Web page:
The Atlantic

How Trump Changed the Topic to Obama's Consolation Calls

Instead of explaining to Americans why four soldiers were killed in Niger, the president commandeered the news cycle, focusing on a narrow and unrelated claim.
Source: Yuri Gripas / Reuters

With the political press in a volley of anonymous leaks and counterleaks about how Barack Obama did or did not console John Kelly after his son’s death, it’s important to reflect on how we got here—and what it shows about President Trump’s methods of controlling the media and the news cycle.

First, a brief timeline. On October 4, four U.S. Special Forces soldiers were killed in an ambush in Niger, a country where the United States is not formally at war, and where American troops were supposedly in an advisory and training role. For 12 days, Trump said nothing about the deaths, even as he opined about plenty of other things. The White House was not forthcoming with information, either.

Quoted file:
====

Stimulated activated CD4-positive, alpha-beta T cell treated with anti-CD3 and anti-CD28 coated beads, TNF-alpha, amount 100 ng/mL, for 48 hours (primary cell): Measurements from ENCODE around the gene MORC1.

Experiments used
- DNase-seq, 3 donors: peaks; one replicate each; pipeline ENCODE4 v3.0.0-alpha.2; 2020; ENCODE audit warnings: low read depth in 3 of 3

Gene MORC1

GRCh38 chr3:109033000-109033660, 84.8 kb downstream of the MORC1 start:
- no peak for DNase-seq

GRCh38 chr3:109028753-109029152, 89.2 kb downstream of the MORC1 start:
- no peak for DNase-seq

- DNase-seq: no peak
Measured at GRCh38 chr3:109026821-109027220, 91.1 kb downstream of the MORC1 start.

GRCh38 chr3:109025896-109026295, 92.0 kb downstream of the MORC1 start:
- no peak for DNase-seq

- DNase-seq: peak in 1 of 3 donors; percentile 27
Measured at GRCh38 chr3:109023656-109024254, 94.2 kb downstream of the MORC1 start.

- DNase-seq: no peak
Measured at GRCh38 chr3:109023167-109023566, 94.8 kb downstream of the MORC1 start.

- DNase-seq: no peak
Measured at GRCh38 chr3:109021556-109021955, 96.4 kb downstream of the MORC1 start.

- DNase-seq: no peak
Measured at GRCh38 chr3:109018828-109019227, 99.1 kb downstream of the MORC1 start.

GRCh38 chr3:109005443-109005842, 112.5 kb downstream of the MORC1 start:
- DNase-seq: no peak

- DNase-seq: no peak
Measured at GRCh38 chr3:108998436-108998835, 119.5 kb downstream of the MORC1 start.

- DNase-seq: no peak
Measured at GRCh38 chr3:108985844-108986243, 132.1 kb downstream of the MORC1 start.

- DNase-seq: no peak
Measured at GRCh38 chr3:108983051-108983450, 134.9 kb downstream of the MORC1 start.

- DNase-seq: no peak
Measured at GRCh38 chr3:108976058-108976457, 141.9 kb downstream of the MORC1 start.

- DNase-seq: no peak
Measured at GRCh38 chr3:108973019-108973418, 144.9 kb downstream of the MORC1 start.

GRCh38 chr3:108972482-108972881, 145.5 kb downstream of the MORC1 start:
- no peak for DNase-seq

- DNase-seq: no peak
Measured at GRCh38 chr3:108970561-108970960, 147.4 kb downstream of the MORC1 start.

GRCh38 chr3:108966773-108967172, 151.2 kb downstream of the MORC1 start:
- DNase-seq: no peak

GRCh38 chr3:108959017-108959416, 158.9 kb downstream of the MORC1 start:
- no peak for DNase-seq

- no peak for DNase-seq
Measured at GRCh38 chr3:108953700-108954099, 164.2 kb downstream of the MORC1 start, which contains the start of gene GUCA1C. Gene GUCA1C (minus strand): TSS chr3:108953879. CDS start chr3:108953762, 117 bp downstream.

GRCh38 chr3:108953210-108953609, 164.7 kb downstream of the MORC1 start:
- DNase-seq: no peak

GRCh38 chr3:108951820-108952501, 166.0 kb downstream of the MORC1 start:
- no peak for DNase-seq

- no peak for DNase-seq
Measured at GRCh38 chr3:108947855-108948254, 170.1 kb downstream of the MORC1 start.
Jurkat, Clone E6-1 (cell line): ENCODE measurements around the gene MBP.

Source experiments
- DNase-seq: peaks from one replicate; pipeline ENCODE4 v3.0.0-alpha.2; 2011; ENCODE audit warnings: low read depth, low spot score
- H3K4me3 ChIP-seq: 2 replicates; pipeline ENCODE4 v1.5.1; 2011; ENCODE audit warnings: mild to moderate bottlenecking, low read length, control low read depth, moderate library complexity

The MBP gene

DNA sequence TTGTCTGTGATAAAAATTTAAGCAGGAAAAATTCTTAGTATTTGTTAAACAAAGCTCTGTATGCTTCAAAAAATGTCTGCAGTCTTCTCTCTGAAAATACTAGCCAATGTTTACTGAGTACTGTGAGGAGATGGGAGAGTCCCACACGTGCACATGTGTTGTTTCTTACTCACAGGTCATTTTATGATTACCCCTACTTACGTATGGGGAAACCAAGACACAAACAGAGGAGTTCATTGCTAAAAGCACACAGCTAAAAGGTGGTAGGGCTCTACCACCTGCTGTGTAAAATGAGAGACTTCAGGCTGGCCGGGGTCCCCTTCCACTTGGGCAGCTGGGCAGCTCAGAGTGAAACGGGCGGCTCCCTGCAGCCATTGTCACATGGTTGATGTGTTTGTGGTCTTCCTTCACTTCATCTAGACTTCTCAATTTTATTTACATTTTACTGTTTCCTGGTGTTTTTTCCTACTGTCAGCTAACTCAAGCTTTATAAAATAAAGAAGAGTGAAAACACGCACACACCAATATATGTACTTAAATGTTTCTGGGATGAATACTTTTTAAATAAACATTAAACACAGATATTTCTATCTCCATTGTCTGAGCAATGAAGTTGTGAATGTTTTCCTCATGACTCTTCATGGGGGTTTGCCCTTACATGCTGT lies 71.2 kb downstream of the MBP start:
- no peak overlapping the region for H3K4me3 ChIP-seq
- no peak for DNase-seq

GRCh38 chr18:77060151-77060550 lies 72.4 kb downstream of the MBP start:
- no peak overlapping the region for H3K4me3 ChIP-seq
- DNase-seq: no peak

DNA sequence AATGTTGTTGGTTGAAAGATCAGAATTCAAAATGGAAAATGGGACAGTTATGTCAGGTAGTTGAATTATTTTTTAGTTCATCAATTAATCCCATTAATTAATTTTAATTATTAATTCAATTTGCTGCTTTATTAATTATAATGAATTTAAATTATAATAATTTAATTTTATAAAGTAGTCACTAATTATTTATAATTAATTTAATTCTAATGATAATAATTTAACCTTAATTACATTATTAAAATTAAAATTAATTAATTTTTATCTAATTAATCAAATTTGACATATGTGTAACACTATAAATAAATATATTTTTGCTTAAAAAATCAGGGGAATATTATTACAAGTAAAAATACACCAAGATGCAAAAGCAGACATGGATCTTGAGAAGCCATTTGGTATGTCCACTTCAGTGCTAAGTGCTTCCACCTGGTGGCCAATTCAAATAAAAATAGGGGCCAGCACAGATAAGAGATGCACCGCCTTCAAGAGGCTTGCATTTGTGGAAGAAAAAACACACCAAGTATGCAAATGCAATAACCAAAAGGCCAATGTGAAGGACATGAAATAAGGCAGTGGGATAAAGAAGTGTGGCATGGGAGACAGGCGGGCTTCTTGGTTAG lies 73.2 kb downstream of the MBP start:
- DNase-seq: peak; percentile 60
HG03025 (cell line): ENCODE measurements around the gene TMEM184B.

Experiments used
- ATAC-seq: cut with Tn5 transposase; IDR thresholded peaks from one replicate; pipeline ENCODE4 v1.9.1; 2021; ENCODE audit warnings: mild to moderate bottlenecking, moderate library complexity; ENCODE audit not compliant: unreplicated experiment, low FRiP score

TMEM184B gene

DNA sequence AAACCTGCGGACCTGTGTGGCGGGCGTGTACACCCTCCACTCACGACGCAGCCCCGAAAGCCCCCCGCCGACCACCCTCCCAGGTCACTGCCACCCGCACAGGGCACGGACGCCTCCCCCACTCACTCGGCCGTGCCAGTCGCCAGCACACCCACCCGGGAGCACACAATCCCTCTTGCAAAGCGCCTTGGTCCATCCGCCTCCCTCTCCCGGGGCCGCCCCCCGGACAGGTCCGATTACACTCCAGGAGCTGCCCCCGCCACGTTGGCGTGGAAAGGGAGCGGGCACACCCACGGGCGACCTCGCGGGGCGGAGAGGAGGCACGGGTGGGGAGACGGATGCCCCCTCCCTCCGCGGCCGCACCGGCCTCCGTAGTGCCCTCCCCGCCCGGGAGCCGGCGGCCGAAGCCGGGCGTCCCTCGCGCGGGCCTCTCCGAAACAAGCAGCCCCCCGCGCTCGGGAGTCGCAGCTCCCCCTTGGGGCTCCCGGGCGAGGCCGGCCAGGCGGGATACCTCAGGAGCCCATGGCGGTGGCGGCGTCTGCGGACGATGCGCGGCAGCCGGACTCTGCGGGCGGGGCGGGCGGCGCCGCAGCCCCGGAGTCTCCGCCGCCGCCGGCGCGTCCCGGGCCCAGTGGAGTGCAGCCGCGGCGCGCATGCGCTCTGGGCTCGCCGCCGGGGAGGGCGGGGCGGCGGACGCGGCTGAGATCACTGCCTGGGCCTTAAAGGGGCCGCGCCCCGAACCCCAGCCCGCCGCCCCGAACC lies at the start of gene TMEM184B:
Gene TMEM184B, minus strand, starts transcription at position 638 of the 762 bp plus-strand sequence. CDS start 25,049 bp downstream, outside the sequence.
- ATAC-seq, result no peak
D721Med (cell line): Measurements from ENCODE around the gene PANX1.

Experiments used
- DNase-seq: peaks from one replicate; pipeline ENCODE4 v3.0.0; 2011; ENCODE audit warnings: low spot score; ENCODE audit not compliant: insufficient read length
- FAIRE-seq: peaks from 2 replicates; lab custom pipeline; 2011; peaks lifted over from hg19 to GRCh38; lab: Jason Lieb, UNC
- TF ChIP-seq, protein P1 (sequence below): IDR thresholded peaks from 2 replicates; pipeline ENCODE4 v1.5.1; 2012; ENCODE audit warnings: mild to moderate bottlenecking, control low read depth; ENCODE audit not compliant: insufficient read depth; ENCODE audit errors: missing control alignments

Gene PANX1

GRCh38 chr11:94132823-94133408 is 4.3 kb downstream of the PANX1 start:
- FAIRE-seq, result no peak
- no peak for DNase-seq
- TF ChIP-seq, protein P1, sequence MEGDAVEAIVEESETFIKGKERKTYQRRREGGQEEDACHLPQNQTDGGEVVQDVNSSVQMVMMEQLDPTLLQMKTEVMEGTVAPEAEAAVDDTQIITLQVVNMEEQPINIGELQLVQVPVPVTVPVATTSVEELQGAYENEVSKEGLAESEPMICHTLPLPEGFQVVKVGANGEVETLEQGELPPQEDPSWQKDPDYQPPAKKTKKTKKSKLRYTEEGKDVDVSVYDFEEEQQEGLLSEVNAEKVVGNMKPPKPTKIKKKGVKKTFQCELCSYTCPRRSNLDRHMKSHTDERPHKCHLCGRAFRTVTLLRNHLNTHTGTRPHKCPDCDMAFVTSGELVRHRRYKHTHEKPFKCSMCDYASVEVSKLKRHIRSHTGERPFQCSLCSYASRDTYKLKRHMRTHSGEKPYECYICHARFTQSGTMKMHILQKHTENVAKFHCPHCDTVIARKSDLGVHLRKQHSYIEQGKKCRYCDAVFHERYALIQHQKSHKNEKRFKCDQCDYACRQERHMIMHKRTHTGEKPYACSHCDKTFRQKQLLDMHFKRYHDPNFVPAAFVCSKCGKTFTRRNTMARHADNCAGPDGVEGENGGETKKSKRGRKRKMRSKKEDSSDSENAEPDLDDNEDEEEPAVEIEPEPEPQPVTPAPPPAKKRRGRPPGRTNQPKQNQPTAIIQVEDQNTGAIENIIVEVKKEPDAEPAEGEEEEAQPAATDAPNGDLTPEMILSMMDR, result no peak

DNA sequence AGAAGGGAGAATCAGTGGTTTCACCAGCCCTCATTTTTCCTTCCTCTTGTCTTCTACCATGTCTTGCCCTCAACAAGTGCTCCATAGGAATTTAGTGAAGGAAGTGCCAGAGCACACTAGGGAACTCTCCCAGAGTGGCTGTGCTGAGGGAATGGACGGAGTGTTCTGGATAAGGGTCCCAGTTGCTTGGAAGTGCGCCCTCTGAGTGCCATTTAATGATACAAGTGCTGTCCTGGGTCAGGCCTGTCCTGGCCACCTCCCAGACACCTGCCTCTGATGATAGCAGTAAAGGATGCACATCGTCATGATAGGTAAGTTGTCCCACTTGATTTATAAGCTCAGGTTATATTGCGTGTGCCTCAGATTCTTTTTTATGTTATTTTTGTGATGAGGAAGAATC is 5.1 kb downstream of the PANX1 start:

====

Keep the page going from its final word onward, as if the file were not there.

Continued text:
On Monday, Trump threw an impromptu press conference, and was asked about.

You're reading a preview, sign up to read more.

More from The Atlantic

The Atlantic8 min readPolitics
Trump’s Trade War Was Futile
The president’s clash with Beijing accomplished little—and bodes ill for the growing conservative movement to confront the world’s second superpower.
The Atlantic6 min readPolitics
How To Conduct A Trial In The Senate
The Constitution does not provide procedural guidelines for how an impeachment trial is to be conducted—so the senators of 1868 had to figure it out as they went.
The Atlantic7 min read
History’s Greatest Sea Is Dying
The failure of countries bordering the eastern Mediterranean helps explain the difficulty of carrying out successful climate-change negotiations.